This post has been updated.

For years, the city of San Diego has spent millions of dollars each year to subsidize the Chargers.

But the city did, after all, get a home football team out of the deal.

Consensus is growing that the Chargers are going to receive NFL approval to move to Los Angeles this week, leaving San Diego without its main tenant at Qualcomm Stadium.


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The team’s current deal with the city involves taxpayers actually cutting the Chargers a check at the end of the year, instead of the other way around. But that doesn’t mean the team’s departure is necessarily good news for the city’s bank account.

With the Chargers gone, the city will save some money – but not a lot.

Each year, the team is nominally obliged to pay the city $3 million, but the money the team gets from hot dog, beer and other concessions, along with payments related to a disability-access lawsuit, ends up putting the city in the red. When the team goes, its revenue and costs are essentially a wash for the city.

Taxpayers will, however, save about $1 million that now goes toward police officers and firefighters working Chargers games.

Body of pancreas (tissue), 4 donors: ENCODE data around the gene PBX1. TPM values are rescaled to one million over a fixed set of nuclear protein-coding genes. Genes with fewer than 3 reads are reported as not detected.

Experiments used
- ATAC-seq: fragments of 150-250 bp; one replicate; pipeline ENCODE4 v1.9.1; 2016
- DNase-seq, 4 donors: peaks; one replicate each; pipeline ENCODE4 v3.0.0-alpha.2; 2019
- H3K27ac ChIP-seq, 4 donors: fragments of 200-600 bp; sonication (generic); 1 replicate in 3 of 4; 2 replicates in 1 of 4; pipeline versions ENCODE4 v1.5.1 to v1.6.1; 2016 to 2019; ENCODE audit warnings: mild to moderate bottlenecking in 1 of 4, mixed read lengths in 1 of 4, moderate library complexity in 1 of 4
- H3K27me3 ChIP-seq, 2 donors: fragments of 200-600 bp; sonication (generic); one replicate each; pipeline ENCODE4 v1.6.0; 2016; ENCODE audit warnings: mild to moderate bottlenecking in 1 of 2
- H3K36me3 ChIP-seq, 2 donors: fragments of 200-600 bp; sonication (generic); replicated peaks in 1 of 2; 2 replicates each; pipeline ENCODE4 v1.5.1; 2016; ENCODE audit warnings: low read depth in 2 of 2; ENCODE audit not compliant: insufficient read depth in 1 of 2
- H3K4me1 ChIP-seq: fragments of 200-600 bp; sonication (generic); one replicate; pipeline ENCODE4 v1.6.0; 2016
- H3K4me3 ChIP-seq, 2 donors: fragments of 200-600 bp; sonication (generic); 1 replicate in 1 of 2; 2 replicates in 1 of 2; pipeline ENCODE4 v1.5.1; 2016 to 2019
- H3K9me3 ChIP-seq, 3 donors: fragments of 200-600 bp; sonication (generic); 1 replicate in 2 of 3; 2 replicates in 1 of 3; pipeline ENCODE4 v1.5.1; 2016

But remember that it costs money to keep Qualcomm functioning with or without the Chargers.

The city doesn’t make enough from San Diego State football games, monster truck rallies, motocross and other events at Qualcomm to cover expenses. We’d likely still lose about $6 million a year just operating and maintaining the stadium with the team gone. And that doesn’t even count paying for the $85 million in long-term repairs Qualcomm needs.

The Chargers are going to pay the city some money, but not enough to cover its debt.

The Chargers’ much-maligned lease with the city allows the team to leave whenever it wants. But the lease does require the team to pay a termination fee on a sliding scale. If the Chargers give notice by May 1, they must pay San Diego $15.2 million:

chargersterminationfee

You could buy a lot of stuff for $15 million. Unfortunately, we owe more than $50 million.

Back in the mid-1990s, the city borrowed close to $70 million to renovate the stadium – Qualcomm, the electronics company, kicked in some cash, hence the name.

We still need to pay $52 million back on those renovations, a $4.9 million annual hit that continues for the next decade. The idea has been that the money we’d get from the Chargers leaving town would go toward repaying the stadium debt, but city financial officials said that’s yet to be decided. Even if it happens, we’re going to remain pretty upside down.

The city has spent some money planning for the future, but will spend even more.